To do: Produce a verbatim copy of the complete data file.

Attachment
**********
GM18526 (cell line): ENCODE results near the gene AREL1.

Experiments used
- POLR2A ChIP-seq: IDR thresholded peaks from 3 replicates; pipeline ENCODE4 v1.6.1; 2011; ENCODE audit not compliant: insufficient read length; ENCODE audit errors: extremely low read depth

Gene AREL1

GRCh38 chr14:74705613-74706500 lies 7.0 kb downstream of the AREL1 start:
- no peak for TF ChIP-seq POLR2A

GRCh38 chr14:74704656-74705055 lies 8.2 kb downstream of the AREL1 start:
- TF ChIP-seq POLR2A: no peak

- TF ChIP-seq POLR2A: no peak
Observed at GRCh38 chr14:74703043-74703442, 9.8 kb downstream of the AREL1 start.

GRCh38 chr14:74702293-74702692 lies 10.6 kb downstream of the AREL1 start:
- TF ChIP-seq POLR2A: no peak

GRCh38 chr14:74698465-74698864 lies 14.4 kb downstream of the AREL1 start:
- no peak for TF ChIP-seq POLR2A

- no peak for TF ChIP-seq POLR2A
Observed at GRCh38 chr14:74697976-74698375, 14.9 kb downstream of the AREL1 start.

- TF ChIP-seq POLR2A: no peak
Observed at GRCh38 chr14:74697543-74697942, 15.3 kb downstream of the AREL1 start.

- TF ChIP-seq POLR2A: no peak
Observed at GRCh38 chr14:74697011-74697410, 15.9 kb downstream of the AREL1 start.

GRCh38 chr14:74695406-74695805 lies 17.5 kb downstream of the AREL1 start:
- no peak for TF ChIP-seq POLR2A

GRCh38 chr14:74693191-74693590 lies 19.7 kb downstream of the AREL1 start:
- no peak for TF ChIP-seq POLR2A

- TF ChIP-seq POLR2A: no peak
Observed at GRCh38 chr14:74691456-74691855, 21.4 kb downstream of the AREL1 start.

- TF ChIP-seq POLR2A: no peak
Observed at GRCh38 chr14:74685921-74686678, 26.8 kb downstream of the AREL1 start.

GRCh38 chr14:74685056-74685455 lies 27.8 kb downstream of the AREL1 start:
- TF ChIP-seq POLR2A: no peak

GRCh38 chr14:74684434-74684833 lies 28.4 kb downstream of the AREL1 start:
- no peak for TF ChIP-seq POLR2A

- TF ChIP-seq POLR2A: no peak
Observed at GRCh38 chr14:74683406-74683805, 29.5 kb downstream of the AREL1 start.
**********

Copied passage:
GM18526 (cell line): ENCODE results near the gene AREL1.

Experiments used
- POLR2A ChIP-seq: IDR thresholded peaks from 3 replicates; pipeline ENCODE4 v1.6.1; 2011; ENCODE audit not compliant: insufficient read length; ENCODE audit errors: extremely low read depth

Gene AREL1

GRCh38 chr14:74705613-74706500 lies 7.0 kb downstream of the AREL1 start:
- no peak for TF ChIP-seq POLR2A

GRCh38 chr14:74704656-74705055 lies 8.2 kb downstream of the AREL1 start:
- TF ChIP-seq POLR2A: no peak

- TF ChIP-seq POLR2A: no peak
Observed at GRCh38 chr14:74703043-74703442, 9.8 kb downstream of the AREL1 start.

GRCh38 chr14:74702293-74702692 lies 10.6 kb downstream of the AREL1 start:
- TF ChIP-seq POLR2A: no peak

GRCh38 chr14:74698465-74698864 lies 14.4 kb downstream of the AREL1 start:
- no peak for TF ChIP-seq POLR2A

- no peak for TF ChIP-seq POLR2A
Observed at GRCh38 chr14:74697976-74698375, 14.9 kb downstream of the AREL1 start.

- TF ChIP-seq POLR2A: no peak
Observed at GRCh38 chr14:74697543-74697942, 15.3 kb downstream of the AREL1 start.

- TF ChIP-seq POLR2A: no peak
Observed at GRCh38 chr14:74697011-74697410, 15.9 kb downstream of the AREL1 start.

GRCh38 chr14:74695406-74695805 lies 17.5 kb downstream of the AREL1 start:
- no peak for TF ChIP-seq POLR2A

GRCh38 chr14:74693191-74693590 lies 19.7 kb downstream of the AREL1 start:
- no peak for TF ChIP-seq POLR2A

- TF ChIP-seq POLR2A: no peak
Observed at GRCh38 chr14:74691456-74691855, 21.4 kb downstream of the AREL1 start.

- TF ChIP-seq POLR2A: no peak
Observed at GRCh38 chr14:74685921-74686678, 26.8 kb downstream of the AREL1 start.

GRCh38 chr14:74685056-74685455 lies 27.8 kb downstream of the AREL1 start:
- TF ChIP-seq POLR2A: no peak

GRCh38 chr14:74684434-74684833 lies 28.4 kb downstream of the AREL1 start:
- no peak for TF ChIP-seq POLR2A

- TF ChIP-seq POLR2A: no peak
Observed at GRCh38 chr14:74683406-74683805, 29.5 kb downstream of the AREL1 start.